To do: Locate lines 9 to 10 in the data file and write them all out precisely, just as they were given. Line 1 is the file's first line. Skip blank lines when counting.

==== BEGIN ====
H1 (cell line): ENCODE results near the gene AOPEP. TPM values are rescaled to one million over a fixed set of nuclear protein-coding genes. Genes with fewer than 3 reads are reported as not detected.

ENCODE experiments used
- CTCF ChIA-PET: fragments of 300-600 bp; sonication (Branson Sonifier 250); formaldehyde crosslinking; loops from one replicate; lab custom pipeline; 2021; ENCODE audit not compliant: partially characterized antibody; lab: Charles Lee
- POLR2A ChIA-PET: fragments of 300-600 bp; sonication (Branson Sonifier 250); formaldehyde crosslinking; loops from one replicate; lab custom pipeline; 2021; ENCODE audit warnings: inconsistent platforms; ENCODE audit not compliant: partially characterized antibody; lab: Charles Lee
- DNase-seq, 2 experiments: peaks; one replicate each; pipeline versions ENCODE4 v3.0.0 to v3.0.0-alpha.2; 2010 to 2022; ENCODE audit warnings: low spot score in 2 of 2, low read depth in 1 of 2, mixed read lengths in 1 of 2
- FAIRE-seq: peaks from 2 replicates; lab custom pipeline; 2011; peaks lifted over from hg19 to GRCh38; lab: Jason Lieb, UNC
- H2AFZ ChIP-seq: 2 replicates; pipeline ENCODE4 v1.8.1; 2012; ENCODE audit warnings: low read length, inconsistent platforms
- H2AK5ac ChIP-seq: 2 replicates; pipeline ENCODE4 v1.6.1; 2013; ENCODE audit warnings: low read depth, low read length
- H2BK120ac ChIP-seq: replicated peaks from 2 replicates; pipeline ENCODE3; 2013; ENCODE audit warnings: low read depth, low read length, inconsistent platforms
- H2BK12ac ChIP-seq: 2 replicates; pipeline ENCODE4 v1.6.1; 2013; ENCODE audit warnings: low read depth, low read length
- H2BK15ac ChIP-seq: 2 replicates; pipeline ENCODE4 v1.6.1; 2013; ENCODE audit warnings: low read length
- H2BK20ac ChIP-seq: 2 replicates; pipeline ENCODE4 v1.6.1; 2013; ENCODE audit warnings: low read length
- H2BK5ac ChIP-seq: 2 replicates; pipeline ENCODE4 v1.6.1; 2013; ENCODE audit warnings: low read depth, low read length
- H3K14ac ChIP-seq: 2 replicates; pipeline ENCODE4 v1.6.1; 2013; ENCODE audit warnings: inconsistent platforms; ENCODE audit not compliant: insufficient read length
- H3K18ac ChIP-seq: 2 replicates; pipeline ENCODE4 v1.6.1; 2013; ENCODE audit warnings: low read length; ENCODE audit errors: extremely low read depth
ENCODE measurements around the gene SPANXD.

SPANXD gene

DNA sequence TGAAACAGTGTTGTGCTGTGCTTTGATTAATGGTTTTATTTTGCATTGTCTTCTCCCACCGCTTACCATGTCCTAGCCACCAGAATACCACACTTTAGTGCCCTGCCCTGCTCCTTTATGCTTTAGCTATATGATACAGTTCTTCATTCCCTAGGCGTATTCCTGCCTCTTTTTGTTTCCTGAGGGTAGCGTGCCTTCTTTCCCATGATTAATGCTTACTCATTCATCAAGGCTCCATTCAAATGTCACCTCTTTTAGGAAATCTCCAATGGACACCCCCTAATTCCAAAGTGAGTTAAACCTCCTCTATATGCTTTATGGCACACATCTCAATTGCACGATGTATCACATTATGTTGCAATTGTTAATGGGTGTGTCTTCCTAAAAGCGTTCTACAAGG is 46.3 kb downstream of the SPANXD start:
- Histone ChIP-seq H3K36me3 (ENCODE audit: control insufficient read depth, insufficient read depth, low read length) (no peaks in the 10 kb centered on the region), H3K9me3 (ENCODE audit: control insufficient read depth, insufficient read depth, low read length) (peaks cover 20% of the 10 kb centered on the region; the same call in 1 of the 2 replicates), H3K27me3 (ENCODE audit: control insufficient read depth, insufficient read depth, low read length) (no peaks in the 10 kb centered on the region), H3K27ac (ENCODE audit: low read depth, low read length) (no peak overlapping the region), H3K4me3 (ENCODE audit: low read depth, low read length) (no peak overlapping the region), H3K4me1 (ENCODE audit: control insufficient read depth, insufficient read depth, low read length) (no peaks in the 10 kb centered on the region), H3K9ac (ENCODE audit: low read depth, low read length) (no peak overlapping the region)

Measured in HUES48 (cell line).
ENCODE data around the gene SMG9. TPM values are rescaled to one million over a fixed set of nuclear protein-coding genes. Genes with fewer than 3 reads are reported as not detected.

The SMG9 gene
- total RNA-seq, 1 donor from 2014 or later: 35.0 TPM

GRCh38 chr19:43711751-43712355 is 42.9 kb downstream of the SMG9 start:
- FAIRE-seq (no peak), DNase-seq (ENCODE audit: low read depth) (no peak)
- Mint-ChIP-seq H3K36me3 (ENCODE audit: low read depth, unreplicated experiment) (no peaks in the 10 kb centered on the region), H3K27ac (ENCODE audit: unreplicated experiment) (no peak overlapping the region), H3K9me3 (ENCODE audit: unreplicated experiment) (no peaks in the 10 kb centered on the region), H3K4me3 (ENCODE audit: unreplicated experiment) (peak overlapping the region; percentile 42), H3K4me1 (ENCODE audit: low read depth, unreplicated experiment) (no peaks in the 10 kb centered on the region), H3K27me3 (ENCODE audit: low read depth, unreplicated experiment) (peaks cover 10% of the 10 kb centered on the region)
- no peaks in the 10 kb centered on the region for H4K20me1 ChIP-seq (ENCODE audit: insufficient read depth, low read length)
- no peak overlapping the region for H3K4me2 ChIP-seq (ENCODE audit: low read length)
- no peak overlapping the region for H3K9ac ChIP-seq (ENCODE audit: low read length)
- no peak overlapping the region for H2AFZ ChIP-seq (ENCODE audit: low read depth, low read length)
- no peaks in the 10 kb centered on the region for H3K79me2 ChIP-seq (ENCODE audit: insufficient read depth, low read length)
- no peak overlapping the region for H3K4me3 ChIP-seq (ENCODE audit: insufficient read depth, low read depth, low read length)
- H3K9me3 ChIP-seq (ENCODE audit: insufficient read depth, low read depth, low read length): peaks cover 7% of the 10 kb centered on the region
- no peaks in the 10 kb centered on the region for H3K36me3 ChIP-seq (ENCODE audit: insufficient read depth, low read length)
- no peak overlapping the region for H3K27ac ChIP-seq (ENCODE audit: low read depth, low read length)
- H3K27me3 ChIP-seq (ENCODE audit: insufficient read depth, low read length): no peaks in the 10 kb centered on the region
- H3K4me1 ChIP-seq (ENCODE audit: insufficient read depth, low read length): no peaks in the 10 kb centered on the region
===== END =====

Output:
- H2BK120ac ChIP-seq: replicated peaks from 2 replicates; pipeline ENCODE3; 2013; ENCODE audit warnings: low read depth, low read length, inconsistent platforms
- H2BK12ac ChIP-seq: 2 replicates; pipeline ENCODE4 v1.6.1; 2013; ENCODE audit warnings: low read depth, low read length